- 1050 Marina Village Pkwy.,
Suite 105, Alameda, CA 94501
- (510) 992-6130
- 19839 Nordhoff St,
Northridge, CA 91324
- (818) 886-2525
When you receive a benefit denial letter, you must exhaust your administrative remedies before you are able to file a lawsuit. Exhausting your administrative remedies means you have to request review of that denial to the plan administrator or insurance company in order to convince them to pay your benefits. An effective appeal is more than just writing a letter and stating your disagreement with the claim denial. Components of a successful appeal are multifaceted, and over the years, we have gained the expertise in understanding what evidence the insurance company needs to approve a claim. We work with you to gather and submit the relevant information in a timely and effective manner. We have a high success rate of getting insurance companies to overturn their claim denials.
At Kantor & Kantor LLP, our focus is on representing individuals with denied benefit claims under the Employee Retirement Income Security Act (ERISA) law. Because we focus on this area of the law, we understand fully how to gather and develop the pertinent evidence and build your best case. You are suffering from a disability and should be focusing on your health; we focus on demonstrating the true extent of your disability so you get the income you need to move forward.
The letter you receive from the insurance company explaining the decision to deny your claim should also state the time frame you have to send in an appeal. For disability benefit claims, you have only 180 days after receiving your denial letter to send in a written request for review of the claim denial. It is important that you contact us when you receive the claim denial letter, since we need as much time as possible to put together a comprehensive and thorough appeal letter.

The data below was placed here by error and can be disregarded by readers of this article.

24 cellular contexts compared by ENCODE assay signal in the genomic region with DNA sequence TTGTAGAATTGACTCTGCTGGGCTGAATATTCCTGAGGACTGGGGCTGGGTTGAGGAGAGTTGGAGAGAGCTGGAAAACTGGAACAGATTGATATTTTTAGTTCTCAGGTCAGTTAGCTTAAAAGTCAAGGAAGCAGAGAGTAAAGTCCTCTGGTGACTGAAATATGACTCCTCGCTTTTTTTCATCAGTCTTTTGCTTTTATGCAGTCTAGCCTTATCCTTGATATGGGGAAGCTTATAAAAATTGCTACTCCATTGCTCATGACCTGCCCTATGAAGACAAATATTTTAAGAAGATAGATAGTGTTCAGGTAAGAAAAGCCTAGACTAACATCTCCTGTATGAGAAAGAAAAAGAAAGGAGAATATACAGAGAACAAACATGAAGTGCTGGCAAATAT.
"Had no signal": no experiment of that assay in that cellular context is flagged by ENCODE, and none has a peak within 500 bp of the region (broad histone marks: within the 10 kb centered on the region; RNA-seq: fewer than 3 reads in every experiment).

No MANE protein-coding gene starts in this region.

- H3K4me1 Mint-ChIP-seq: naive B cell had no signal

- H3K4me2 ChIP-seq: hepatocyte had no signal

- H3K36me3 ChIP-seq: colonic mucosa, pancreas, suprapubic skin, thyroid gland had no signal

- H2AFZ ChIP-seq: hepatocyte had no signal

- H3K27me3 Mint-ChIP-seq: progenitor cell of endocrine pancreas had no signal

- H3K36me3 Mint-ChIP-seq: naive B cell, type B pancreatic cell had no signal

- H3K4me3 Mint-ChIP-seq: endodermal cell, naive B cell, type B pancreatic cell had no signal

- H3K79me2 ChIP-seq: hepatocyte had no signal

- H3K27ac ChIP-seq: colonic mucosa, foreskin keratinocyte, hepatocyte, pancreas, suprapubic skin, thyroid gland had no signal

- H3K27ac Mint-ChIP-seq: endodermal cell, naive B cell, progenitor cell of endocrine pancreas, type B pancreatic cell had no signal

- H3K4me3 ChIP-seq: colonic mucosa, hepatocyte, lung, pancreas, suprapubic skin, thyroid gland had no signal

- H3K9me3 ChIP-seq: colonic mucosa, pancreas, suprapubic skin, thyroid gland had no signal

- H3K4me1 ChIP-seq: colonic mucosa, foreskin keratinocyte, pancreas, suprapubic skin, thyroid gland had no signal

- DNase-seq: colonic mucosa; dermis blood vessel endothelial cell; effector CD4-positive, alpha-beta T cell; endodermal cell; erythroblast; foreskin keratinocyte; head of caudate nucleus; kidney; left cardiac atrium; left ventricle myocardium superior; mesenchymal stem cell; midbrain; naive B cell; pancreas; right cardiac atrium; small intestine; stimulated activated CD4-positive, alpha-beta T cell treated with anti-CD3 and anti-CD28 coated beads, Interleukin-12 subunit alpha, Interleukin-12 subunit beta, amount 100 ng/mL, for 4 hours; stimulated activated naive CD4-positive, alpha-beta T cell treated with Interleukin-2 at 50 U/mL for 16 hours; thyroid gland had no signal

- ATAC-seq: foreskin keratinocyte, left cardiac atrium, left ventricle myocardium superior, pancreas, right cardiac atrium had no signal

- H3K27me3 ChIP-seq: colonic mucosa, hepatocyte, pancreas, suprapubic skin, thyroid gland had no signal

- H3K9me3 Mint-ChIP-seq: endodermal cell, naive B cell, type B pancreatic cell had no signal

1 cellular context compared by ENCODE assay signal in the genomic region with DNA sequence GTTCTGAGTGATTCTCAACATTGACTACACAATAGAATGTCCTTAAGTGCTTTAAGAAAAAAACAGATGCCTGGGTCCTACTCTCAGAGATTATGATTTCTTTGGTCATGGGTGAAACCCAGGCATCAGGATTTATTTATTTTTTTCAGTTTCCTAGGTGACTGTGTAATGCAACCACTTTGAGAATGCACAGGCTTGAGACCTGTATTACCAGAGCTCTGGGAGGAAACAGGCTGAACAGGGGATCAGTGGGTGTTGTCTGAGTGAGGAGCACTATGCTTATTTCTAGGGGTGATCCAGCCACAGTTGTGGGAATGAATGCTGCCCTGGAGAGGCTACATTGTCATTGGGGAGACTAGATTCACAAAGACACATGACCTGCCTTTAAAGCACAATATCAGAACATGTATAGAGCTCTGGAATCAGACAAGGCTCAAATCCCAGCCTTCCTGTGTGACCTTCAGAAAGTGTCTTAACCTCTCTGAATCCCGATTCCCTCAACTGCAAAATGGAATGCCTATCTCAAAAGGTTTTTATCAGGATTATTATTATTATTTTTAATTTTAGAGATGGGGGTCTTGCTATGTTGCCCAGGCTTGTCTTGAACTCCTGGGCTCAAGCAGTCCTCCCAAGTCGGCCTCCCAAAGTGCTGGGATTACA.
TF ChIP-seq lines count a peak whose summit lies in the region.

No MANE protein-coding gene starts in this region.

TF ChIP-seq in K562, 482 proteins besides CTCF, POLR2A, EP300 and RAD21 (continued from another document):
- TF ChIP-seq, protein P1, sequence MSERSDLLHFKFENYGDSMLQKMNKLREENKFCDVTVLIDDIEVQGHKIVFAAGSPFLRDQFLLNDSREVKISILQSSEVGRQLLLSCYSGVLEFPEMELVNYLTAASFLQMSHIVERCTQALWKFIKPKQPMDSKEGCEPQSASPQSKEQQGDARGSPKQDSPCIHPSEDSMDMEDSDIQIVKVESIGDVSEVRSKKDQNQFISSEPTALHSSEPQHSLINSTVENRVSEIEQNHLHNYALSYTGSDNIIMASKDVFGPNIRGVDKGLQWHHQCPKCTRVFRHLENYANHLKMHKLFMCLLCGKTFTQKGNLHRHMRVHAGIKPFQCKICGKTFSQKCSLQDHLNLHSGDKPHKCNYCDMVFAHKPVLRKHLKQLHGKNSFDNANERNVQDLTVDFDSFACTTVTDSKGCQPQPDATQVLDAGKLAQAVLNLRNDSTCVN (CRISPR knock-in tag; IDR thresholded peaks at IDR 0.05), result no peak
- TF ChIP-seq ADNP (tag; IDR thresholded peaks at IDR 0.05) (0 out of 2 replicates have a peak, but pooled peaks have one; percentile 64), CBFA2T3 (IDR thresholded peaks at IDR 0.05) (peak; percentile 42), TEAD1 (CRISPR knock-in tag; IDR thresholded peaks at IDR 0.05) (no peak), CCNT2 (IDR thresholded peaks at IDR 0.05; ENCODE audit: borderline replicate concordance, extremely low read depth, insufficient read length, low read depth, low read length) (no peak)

One of the lesser known nuances of an ERISA benefits claim is that the information submitted or generated before the end of the appeals process is often the only evidence a reviewing court will consider when determining whether you are entitled to benefits. The term “Administrative Record” describes all of the information that the insurance company receives or generates before it issues a final decision letter on your claim. If the insurance company or plan administrator denies your request for review (also referred to as your appeal), the court will review the Administrative Record and decide whether the insurance company made the correct decision. As such, your appeal is arguably the most important aspect of your benefit claim. Putting together a strong appeal includes components such as:
The team at Kantor & Kantor LLP works determinedly to put together a strong appeal for you. Our goal is to get your claim paid before filing a lawsuit. However, if a lawsuit is necessary, our litigators know how to best resolve or win your claim in federal district court.
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